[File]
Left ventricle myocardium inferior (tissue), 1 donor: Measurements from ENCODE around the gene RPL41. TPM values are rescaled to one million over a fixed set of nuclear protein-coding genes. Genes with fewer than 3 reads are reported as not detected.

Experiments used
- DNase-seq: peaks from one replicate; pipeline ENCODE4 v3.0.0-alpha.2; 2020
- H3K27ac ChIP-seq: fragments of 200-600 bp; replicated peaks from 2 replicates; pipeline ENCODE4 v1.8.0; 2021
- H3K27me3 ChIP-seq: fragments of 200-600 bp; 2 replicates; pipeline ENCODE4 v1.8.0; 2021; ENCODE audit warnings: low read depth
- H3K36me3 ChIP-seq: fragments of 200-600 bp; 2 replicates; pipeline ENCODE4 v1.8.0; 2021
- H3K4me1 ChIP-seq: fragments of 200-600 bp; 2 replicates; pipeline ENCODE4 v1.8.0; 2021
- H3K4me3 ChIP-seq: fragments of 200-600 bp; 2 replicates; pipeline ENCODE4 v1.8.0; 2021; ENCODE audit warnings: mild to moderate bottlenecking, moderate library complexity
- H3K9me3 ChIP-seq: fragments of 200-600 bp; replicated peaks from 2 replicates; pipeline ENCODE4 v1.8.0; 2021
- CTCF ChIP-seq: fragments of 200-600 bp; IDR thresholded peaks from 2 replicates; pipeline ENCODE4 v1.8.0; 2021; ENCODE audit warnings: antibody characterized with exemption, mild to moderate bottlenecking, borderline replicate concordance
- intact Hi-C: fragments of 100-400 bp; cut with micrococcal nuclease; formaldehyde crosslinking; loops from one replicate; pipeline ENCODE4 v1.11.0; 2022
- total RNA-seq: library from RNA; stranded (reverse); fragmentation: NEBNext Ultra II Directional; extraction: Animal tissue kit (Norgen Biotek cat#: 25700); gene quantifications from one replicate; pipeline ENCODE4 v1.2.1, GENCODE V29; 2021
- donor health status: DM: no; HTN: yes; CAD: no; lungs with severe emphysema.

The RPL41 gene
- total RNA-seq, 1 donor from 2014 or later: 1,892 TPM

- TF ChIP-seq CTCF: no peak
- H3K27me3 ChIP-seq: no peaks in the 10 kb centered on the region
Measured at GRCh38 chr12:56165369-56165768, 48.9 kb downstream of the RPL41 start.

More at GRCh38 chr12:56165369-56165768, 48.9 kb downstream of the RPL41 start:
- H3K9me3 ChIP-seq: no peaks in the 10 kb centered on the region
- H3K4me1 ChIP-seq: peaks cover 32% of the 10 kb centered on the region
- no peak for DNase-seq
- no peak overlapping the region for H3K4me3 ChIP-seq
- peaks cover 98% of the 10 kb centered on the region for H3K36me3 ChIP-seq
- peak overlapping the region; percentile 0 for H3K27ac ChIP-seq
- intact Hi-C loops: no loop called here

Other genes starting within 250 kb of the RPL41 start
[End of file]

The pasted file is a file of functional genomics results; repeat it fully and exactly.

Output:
Left ventricle myocardium inferior (tissue), 1 donor: Measurements from ENCODE around the gene RPL41. TPM values are rescaled to one million over a fixed set of nuclear protein-coding genes. Genes with fewer than 3 reads are reported as not detected.

Experiments used
- DNase-seq: peaks from one replicate; pipeline ENCODE4 v3.0.0-alpha.2; 2020
- H3K27ac ChIP-seq: fragments of 200-600 bp; replicated peaks from 2 replicates; pipeline ENCODE4 v1.8.0; 2021
- H3K27me3 ChIP-seq: fragments of 200-600 bp; 2 replicates; pipeline ENCODE4 v1.8.0; 2021; ENCODE audit warnings: low read depth
- H3K36me3 ChIP-seq: fragments of 200-600 bp; 2 replicates; pipeline ENCODE4 v1.8.0; 2021
- H3K4me1 ChIP-seq: fragments of 200-600 bp; 2 replicates; pipeline ENCODE4 v1.8.0; 2021
- H3K4me3 ChIP-seq: fragments of 200-600 bp; 2 replicates; pipeline ENCODE4 v1.8.0; 2021; ENCODE audit warnings: mild to moderate bottlenecking, moderate library complexity
- H3K9me3 ChIP-seq: fragments of 200-600 bp; replicated peaks from 2 replicates; pipeline ENCODE4 v1.8.0; 2021
- CTCF ChIP-seq: fragments of 200-600 bp; IDR thresholded peaks from 2 replicates; pipeline ENCODE4 v1.8.0; 2021; ENCODE audit warnings: antibody characterized with exemption, mild to moderate bottlenecking, borderline replicate concordance
- intact Hi-C: fragments of 100-400 bp; cut with micrococcal nuclease; formaldehyde crosslinking; loops from one replicate; pipeline ENCODE4 v1.11.0; 2022
- total RNA-seq: library from RNA; stranded (reverse); fragmentation: NEBNext Ultra II Directional; extraction: Animal tissue kit (Norgen Biotek cat#: 25700); gene quantifications from one replicate; pipeline ENCODE4 v1.2.1, GENCODE V29; 2021
- donor health status: DM: no; HTN: yes; CAD: no; lungs with severe emphysema.

The RPL41 gene
- total RNA-seq, 1 donor from 2014 or later: 1,892 TPM

- TF ChIP-seq CTCF: no peak
- H3K27me3 ChIP-seq: no peaks in the 10 kb centered on the region
Measured at GRCh38 chr12:56165369-56165768, 48.9 kb downstream of the RPL41 start.

More at GRCh38 chr12:56165369-56165768, 48.9 kb downstream of the RPL41 start:
- H3K9me3 ChIP-seq: no peaks in the 10 kb centered on the region
- H3K4me1 ChIP-seq: peaks cover 32% of the 10 kb centered on the region
- no peak for DNase-seq
- no peak overlapping the region for H3K4me3 ChIP-seq
- peaks cover 98% of the 10 kb centered on the region for H3K36me3 ChIP-seq
- peak overlapping the region; percentile 0 for H3K27ac ChIP-seq
- intact Hi-C loops: no loop called here

Other genes starting within 250 kb of the RPL41 start